They argued over money versus people. They cut programs and employees. And they were saved by a federal government that many of them love to hate.

Now, a new report shows that Utah legislators have placed this state in a better financial situation than most of their lawmaking colleagues in the 49 other states.

Across the nation, state governments have been hit especially hard by the economic recession — facing total budget shortfalls of $62.4 billion, says the National Conference of State Legislatures, a study and training association for the elected bodies and their staffs.

Utah and 43 other states have already held their annual legislative sessions this year, balancing budgets for both the current and next fiscal years. So the new NCSL report has complete budget data for most states.

Utah's 45-day session ended March 12, with legislators trimming around $1 billion from the state's $10.6 billion spending plan for next fiscal year, which starts July 1.

Unlike most states, Utah lawmakers did it without raising any general taxes. The vehicle-registration fee was increased by $20, however.

Speaking for the 50 legislatures, NCSL executive director William T. Pound said, "Legislators were left with only tough and unpopular options to balance state budgets."

Utah is a small state, in terms of its population and the size of its state budget. Many U.S. cities and counties have more people and higher budgets than Utah.

"State fiscal directors are using terms like 'grim,' 'bleak' and 'dire' to describe the situation," the new report says.

Hawaii's revenues have dropped dramatically, as have visitor arrivals. Its unemployment rate is at a 30-year high. New Jersey's fiscal situation "is the most dire in recent history."

But as bad as 2009 is for the states, 2010 will be even worse, says Corina Eckl, director of NCSL's Fiscal Program.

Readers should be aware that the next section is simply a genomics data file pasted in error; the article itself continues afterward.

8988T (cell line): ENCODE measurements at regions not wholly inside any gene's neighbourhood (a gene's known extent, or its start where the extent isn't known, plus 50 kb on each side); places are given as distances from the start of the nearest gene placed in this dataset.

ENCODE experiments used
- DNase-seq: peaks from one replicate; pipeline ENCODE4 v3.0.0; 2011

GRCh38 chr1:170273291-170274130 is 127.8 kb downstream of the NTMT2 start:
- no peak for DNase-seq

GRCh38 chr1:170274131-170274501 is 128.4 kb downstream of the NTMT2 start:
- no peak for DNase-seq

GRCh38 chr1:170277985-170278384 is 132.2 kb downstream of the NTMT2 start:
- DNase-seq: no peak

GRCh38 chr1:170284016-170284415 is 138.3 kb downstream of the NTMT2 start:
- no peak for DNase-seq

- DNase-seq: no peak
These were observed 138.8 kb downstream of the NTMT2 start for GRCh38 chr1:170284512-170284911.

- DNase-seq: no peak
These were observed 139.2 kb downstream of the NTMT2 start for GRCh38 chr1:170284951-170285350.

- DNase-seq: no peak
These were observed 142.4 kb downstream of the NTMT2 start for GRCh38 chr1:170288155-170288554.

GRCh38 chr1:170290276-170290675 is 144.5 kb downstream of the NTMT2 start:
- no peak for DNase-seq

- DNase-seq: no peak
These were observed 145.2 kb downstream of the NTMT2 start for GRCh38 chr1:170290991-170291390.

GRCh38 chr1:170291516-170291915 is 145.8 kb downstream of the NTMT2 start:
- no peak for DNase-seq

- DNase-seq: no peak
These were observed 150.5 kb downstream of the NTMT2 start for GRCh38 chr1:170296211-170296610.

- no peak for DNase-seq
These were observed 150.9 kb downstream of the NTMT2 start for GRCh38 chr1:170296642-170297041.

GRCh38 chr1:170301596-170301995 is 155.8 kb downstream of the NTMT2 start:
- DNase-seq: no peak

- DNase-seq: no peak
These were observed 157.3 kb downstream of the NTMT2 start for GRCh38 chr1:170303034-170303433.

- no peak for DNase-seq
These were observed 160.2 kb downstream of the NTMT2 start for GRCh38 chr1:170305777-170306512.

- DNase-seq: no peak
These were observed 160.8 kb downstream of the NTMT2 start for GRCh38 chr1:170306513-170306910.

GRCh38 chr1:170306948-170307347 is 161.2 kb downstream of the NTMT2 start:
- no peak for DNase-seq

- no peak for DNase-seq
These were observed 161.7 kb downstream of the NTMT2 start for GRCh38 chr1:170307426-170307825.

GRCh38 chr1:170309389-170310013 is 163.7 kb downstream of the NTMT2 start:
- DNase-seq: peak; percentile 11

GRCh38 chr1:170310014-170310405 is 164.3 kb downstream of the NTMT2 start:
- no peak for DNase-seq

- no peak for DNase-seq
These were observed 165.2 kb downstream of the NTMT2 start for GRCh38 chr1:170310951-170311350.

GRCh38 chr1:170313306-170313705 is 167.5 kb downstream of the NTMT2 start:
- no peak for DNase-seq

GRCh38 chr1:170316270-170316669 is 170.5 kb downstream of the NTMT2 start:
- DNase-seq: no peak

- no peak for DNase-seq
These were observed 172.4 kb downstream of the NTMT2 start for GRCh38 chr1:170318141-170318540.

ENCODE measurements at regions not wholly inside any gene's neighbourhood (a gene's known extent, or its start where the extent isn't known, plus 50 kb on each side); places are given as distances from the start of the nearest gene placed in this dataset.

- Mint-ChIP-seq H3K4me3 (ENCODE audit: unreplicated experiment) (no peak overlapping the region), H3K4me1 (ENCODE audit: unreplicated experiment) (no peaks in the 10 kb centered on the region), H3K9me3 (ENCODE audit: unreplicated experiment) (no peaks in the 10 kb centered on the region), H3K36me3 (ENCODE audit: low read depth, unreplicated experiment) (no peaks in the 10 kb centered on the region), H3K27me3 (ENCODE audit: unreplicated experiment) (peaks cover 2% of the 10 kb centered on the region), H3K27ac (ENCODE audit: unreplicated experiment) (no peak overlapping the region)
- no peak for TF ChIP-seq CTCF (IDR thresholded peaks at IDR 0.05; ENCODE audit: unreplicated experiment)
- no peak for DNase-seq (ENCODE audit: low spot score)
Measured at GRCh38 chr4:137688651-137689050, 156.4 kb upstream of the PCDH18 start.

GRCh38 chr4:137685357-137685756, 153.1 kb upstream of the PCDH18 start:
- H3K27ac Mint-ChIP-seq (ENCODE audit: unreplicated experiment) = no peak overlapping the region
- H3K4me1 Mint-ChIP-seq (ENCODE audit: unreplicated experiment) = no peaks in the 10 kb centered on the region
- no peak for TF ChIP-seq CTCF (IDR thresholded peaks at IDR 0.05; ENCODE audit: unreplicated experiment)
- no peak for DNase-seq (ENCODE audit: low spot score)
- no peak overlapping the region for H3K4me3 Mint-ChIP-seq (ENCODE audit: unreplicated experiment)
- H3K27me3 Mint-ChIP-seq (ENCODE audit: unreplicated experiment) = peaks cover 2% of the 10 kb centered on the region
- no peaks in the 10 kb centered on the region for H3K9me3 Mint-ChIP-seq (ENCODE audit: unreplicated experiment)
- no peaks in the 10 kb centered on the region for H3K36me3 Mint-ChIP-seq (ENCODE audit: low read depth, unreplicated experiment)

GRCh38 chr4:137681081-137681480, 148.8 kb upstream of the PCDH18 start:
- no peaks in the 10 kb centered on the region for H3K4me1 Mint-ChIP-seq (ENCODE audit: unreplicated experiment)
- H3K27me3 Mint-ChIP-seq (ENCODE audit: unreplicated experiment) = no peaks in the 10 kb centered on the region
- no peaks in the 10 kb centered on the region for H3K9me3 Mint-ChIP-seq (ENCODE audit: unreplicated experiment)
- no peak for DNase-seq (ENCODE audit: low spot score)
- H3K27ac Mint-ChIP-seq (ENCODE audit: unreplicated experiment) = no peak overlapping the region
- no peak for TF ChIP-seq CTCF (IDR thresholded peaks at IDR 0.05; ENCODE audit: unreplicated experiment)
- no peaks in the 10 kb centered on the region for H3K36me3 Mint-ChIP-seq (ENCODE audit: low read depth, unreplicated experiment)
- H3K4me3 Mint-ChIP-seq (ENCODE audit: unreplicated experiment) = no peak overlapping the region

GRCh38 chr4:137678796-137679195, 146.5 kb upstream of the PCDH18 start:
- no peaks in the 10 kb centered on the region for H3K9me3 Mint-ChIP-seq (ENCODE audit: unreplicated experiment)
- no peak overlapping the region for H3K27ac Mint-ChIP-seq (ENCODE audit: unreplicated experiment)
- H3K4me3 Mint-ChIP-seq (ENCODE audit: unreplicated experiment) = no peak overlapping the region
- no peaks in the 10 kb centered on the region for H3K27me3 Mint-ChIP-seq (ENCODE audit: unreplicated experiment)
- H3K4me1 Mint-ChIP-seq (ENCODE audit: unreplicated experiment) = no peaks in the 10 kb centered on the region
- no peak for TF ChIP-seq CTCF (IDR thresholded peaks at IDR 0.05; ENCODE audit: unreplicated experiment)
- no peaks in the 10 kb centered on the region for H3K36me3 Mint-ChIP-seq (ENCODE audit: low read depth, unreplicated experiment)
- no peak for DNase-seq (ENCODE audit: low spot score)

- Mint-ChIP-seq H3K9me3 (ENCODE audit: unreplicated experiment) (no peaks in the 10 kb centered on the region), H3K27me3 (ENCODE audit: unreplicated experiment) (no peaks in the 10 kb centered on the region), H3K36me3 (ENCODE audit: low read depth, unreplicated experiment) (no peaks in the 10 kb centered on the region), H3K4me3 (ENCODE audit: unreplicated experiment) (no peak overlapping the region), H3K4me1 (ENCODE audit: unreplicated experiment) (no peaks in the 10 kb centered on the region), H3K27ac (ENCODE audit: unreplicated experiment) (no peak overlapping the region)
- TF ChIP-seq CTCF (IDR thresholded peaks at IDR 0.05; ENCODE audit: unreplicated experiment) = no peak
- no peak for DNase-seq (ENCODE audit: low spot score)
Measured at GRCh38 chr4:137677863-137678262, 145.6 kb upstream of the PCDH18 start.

Among all the states, there will be a "jaw-dropping gap" between revenues and set budgets "of at least $121 billion" next year, she said.

And many states are also predicting further shortfalls for 2011 and beyond.

That is exactly what worries Utah House Speaker David Clark, R-Santa Clara, who recently said he greatly fears what may be coming for Utah. That's one reason GOP legislative leaders balanced the 2010 budget without tapping the state's $414 million Rainy Day Fund, or spending any of the $100 million set aside in the state's education fund a year ago.

Gov. Jon Huntsman Jr. had a similar note of concern, saying that while Utah is still better off than many states, it's too soon to say the economy has turned the corner.

"I think we're bouncing along the bottom," he said during a taping Thursday of his monthly press conference on KUED Channel 7.

The only bright spot for the states, says the NCSL report, was the federal stimulus money. "Without this money, state finances would be even worse," the report says.

Still, Utah legislators were not opposed to biting the hand that fed them. Conservative lawmakers actually passed a resolution criticizing President Barack Obama and the Democratic-controlled Congress' $800-billion-plus stimulus-package spending bill.

But that bill brought Utah $1.6 billion, much of it allocated by those conservative legislators to slim down program and employee cuts.

Instead of having to cut next year's spending by 15 percent, most programs will see 7 percent cuts, with public education getting only a 5.2 percent cut.

Thousands of state jobs were saved, at least through next fiscal year, which ends June 30, 2010.

"The fiscal situation facing states is like a bad horror movie," Eckl said. "The details get more gruesome, and the story never seems to end."

The report said the "current state fiscal crisis began in fiscal year 2008 for 19 states and Puerto Rico. This means that fiscal year 2011 will be the fourth consecutive year of fiscal problems for many states, with no immediate end in sight."